Remembering some great teachers. High school Latin teacher for 3 years, always hilarious, always righteous, knowingly cynical but certain about the value of Latin. Grade school English teacher and grammarmarm. I learned recently she’s buried at Arlington. I wish I knew that when I was there in 2011, I would have paid her a visit. Piano teacher from 4th grade through 7th grade, I think of her maxims almost any time I sit down to play. College prof who witheringly scrawled across the title page of my essay: “A curious mix of insight, cynicism, and laziness,” and who later said “I don’t know if your future is promising or a fucking boondoggle.” The college administrator who said “You should really take a deep breath and think before sending letters like that.” The pianist who opened the world of sound to me in ways that made me feel I’d been deaf my whole life. The bus driver in the 4th grade who told me that growing up would be headaches and women and bullshit and to enjoy youth while it lasted. Kindergarten bus driver who got lost for hours trying to get me home, he kept saying “Never worry when you are lost, worry gets you nothing, find your way, let’s just get you home.” Those older kids on that same bus who beat the shit out of me and poked me in the eye with broomsticks. Summer camp counselor who found a riverside littered with beer bottles and garbage and who kicked the trash in anger, then instructed his young charges to bag it and put it in garbage cans. The woman who said “As you travel through life you will meet more people whose last names start with the letter ‘S’ than any other letter.” High school English teacher who more-or-less correctly predicted “You will encounter the word ‘dint’ no more than 10 times in your life.” The Usenet troll who mistakenly called me a “sorry excuse for a human being,” and who said I should “die.” (Her comments were intended for someone else.) Whoever told me “Everything is jazz.” Whoever told me “Life is long.” Whoever told me “Stupidity does not exist.” Whoever is fully cooked and simply needs to be reheated. I must be lucky if I can never finish this list, and that I remember the good teachers before the bad.


I do not think about complexities.
Smiles all around. Happiness, even, as
mistrials of obscurity obliterate
incoherent conversations,
creating literatures of independence
expressed by deafening revelations.

Seas embark on pursuits nimbler than drowning planets.
Mountains decide to move toward plutocracy.
Pipe organs shuffle military exercises in the hands of
unskilled church musicians, whistling invisibly through
watery threats of angry nuns and vapid priests.

Vanishment of empty space is a hoax, a
fraud of hungry dreamers who
button down horizons.
They say pictures tell the story, that
books reveal the meaning, that
experience is moot and even banal.
Trends evolve toward contrarian humorlessness,
patchworks of momentum dropped by
alternate means of transportation:
tennis shoes today,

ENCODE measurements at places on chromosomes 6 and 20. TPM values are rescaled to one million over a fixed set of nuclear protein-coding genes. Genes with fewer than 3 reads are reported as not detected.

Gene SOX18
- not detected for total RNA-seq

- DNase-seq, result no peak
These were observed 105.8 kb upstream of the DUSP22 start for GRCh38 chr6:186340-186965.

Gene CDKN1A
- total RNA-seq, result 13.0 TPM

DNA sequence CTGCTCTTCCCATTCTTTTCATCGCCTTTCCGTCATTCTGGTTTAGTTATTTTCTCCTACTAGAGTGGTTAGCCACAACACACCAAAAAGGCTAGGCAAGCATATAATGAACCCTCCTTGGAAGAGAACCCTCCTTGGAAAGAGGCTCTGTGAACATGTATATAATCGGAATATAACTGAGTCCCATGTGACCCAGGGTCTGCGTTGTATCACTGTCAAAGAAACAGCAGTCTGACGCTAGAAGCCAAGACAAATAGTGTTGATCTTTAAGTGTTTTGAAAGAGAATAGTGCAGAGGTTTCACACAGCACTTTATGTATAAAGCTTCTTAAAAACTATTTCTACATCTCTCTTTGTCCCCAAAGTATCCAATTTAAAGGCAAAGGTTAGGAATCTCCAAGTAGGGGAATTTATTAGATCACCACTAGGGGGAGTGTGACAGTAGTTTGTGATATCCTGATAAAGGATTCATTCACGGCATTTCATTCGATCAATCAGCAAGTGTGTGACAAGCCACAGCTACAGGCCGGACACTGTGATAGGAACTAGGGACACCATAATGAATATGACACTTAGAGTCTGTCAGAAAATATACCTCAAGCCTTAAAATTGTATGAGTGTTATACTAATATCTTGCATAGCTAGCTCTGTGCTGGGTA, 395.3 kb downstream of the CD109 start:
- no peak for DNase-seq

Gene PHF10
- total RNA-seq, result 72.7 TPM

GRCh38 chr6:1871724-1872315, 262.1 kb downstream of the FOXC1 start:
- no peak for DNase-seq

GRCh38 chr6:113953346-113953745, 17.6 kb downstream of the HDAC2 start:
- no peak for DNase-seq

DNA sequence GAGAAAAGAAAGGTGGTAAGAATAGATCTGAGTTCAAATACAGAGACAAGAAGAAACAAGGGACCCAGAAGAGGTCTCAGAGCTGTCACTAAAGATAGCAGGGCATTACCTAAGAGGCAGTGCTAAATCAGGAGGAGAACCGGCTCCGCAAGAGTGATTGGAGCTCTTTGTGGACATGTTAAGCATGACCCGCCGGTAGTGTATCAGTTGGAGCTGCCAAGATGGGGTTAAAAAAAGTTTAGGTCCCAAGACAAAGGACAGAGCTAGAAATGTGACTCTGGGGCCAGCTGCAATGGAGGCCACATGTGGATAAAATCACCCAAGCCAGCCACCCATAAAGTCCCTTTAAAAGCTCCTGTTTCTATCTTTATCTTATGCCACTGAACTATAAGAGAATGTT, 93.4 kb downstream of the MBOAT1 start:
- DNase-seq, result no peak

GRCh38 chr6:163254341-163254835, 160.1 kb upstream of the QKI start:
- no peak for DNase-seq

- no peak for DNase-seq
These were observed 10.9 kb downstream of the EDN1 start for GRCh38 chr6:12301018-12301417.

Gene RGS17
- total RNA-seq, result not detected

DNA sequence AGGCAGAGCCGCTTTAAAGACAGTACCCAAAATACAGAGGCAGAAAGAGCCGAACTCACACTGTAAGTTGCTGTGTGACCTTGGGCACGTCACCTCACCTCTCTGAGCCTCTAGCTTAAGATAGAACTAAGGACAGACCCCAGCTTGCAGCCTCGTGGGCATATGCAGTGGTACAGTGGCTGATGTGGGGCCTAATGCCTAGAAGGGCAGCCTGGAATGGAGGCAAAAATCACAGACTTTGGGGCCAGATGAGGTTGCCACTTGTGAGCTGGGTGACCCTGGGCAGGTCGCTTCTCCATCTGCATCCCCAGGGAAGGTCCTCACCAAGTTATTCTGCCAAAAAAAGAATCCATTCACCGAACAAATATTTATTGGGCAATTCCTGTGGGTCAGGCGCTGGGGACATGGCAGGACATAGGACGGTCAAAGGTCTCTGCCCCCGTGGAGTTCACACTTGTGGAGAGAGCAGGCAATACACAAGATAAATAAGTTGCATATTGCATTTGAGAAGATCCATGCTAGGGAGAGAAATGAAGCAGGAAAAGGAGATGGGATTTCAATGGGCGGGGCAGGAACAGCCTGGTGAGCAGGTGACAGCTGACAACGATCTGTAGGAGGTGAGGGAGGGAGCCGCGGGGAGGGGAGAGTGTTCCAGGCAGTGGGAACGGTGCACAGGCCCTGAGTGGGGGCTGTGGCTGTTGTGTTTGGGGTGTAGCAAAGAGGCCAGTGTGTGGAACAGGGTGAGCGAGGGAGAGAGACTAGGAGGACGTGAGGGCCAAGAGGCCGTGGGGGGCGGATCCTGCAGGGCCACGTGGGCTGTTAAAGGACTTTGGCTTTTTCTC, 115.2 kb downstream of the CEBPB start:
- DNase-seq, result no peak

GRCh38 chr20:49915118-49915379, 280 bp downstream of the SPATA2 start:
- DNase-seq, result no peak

palms of one’s hands tomorrow,
movements poised for treason as
winter’s grim assurances creep
unwillingly north.

These are unusual impotencies we
transport from face to face. We
alienate the wealthy with our
lifestyles of contempt, filling
friction with royalty stolen from
ancient, undocumented disasters.
I conceal dreams risen from rainwater.
I restrain chipped vibrations from
lofting unwelcomely into conversation.

Vacuums paradoxically grow,
increasing like artificial horizons
overseen by transient politicians.
Sirens weep with stale breezes,
communicating nothing of their intent
for they have nowhere to go,
no crime to evict,
no crisis to swallow.
Villainy trains itself to hassle appropriate mimes,
mastering the ways of the victim as
the sirens and their restraint are
suitably, even beautifully distracted.


Your interpretation is meaningless to nostalgia,
your statements of context artfully crafted to
conspicuously elude the trap of immortality.

Presenting yourself before audiences is an
accident waiting to clap its hands,
a story waiting in a jar as hospitality
unbuckles its appetite for horror.

Whales and eagles blink their eyes, alarms go off,
individuals who never imagined it find themselves
eating electricity with utensils made of impotent timepieces.

Density accumulates around fenceless domiciles.

Strangers hold your mail in makeshift armories.

A force of God surrounds your sense of house,
a force of inevitability, a force of something you
cannot whistle but which you
can feed into the open mouth of a cheap statue,
cracking its plaster as you return it to a
store shelf and meekly slip outside.

You float through shopping malls and fast food drive-throughs,
disappearing into nonexistent movie theaters and
distant grassy gutters filled with hot bottles of beer that
tease you in your mercurial extinction.
Minds open but mouths close for
none should speak of these encounters,
mimicked as they are by the
faces you see in laundry machines and the
voices you hear in shower drains.

The Future

You arrive at a point where
nothingness seems impossible.
No death in a universe so active,
no tidy dismissal of eternal life when
friction creates its own renewal.

You uncover old shoes,
remembering how painful they were,
not the comfort but the
memory of bodies trampled,
flowers swallowed.

I saw you in those shoes.
I mumbled to whoever was near:
“Greatness has punctured itself.
It spits like a sailor into farthest moons,
hammering on nutshells,
rebounding like pachinko balls among
adolescent mistakes.”

Nobody heard me.
I reported the future with estimable accuracy
but heat continued pouring through America,
running like blood through cavernous ghost towns.
There will be multiple countries made of this nation,
multiple enemies and powerless independences.
All will remember but only for opportunity to
slam arguments into
treacherously bored crawlspaces of
unheroic minds.